I am your PND sister, take my hand, walk with me and listen when I say: “You are enough, you are an amazing mother and you will find happiness again.”
Wendy Reynolds, founder of Nap Time Natter talks beautifully about Hope during and beyond mental health illness
For mothers suffering with postnatal depression, every day is a struggle. As the weight of the dark cloud presses down on you, anxiety bubbles in your stomach and scary thoughts occupy your exhausted mind, enjoying time with your baby can feel impossible and life sometimes feels unbearable. Just like childbirth, postnatal depression is different for every Mum who experiences it; your friend had a c section, you had a waterbirth; your friend feels she hasn’t bonded with her baby, you feel suicidal.
Postnatal depression can vary from Mum to Mum and each woman’s recovery will be different, but there is one thing all mums need to help them transform back into the happy person they were before: hope. I’m not just saying this, I’ve been there. I’ve sat on my bed at 3am, crying because my baby wants milk and I don’t want to feed him, I just want to sleep and that makes me feel guilty. I’ve been the Mum who is so anxious that her baby will pass away in his sleep that she checks his breathing every time she walks past his cot and doesn’t sleep because she fears the worse will happen if she doesn’t remain vigilant. I’ve been the Mum who’s cried for days on end, who has been full to the brim with anxiety and who’s mind has tortured her with terrifying thoughts. On the darkest days, when thoughts of death whizzed around my mind like an annoying fly trapped in my bedroom, I frantically tried to grasp on to something to stop me falling into the black abyss and that lifesaving aid was always hope.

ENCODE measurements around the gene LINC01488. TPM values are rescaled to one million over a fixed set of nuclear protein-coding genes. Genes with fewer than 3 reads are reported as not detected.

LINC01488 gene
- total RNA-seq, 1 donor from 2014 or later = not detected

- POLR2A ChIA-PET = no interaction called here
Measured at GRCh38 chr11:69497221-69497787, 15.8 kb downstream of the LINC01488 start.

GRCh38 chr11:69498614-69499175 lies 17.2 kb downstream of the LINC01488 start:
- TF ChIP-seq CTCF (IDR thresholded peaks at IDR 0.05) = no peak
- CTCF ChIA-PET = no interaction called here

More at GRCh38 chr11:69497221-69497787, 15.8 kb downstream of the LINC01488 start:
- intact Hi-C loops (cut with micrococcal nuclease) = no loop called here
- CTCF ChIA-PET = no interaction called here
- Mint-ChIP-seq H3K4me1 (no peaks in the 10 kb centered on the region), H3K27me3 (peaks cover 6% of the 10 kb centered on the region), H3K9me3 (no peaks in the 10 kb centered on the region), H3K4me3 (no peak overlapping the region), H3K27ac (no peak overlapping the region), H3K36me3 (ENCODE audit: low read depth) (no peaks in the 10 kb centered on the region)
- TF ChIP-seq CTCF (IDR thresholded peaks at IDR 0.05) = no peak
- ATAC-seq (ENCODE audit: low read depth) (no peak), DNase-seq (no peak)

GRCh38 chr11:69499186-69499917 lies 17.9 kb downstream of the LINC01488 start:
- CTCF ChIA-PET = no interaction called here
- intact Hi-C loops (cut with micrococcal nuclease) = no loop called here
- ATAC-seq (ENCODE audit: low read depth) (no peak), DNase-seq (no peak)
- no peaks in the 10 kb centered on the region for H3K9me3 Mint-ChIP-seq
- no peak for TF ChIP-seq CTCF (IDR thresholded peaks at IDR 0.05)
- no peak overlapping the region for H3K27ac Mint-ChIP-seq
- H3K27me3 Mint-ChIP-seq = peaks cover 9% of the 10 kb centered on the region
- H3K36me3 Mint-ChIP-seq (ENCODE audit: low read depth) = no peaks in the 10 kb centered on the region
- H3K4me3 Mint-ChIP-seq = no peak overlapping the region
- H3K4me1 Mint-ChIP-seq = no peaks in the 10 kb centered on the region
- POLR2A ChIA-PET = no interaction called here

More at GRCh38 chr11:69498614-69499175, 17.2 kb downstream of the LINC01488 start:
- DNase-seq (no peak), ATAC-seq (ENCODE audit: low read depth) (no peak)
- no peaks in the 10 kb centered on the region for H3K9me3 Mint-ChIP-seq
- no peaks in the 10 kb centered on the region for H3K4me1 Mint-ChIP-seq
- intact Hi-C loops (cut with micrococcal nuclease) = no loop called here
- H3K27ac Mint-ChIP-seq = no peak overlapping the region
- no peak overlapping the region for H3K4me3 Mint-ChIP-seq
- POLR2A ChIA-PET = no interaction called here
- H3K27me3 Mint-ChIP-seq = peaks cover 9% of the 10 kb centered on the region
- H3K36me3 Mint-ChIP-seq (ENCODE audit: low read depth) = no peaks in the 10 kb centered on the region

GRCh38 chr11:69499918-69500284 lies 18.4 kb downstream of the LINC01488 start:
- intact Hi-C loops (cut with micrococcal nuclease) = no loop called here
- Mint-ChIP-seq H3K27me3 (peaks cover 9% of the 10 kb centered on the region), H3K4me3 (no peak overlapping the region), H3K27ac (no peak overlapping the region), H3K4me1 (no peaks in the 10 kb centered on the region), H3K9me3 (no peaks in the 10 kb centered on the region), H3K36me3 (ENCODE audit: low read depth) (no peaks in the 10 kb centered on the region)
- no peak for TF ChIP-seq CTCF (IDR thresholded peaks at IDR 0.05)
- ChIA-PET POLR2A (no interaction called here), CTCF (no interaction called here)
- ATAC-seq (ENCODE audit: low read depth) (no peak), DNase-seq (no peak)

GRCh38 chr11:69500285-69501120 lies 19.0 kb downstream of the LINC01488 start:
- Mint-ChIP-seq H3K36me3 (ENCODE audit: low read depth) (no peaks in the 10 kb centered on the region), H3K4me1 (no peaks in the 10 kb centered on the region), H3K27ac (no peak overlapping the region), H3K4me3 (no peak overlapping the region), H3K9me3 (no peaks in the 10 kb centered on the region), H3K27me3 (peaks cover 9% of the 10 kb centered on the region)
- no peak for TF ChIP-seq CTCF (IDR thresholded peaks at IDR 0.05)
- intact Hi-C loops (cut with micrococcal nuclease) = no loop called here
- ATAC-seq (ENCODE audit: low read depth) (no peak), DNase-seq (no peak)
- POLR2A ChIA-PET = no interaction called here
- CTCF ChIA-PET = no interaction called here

If I wanted to live a life free from postnatal depression, I had to have hope that such a life existed and was waiting for me in the very near future. I had to believe my smiles wouldn’t always be forced, that my default mood would not always be set to sad and I had to have hope that things would get better. I tried not to let my faith in a happier life with my family slip, I held on to it as tightly as I could and desperately searched for it on those extremely hard days when my confidence for a postnatal depression free life had almost extinguished completely. If you are struggling to find hope, if you are listening to the lies your depressed brain is telling you and feel like you are not good enough, there are several places you can find a reassuring hand that will guide you along the path back to happiness. Speaking to your midwife or a health professional can help, as can confiding in your loved ones about how you are feeling. Living your life behind a facade of happiness is exhausting, stop trying to disguise how you are really feeling and set your feelings free. Professional advice, helplines and charities, medical intervention, kind words and support from family and friends can only get you so far, the people who can provide you with the greatest source of hope are the mothers who have lived through this hell too. These courageous women are your PND sisters, they have fought similar battles to you, they have walked this path before you ever knew you would have to place a toe on it. These mums can supply you with endless streams of empathy and understanding of how hard life with postnatal depression can truly be. These women are warriors, they found themselves drowning in the darkness that you are trapped in now but managed to pull themselves up and resurface into the light.
Reach out to your PND sisters, they are in Facebook groups, online forums, stay and play sessions in your local church and charity run support groups, they might even be women you already know. Listen, read, breath in their stories, let their words of life after the storm flood your body with hope. Catch hold of their happiness and believe, really truly believe, you will feel content in your life again soon. One day you won’t rely on your PND sisters so much and, in time, you will be the warrior a struggling mum needs to hear about, your experience of postnatal depression and recovery will be the story they need to hear.
By talking and sharing our stories, we are scattering around hope to all the mums that need it, this is me scattering some to you. I am your PND sister, take my hand, walk with me and listen when I say: “You are enough, you are an amazing mother and you will find happiness again. I did it and so can you, promise.”
You can follow more from Wendy on the below links
Instagram – @wendy_naptimenatterblog
Twitter – @naptimenatter
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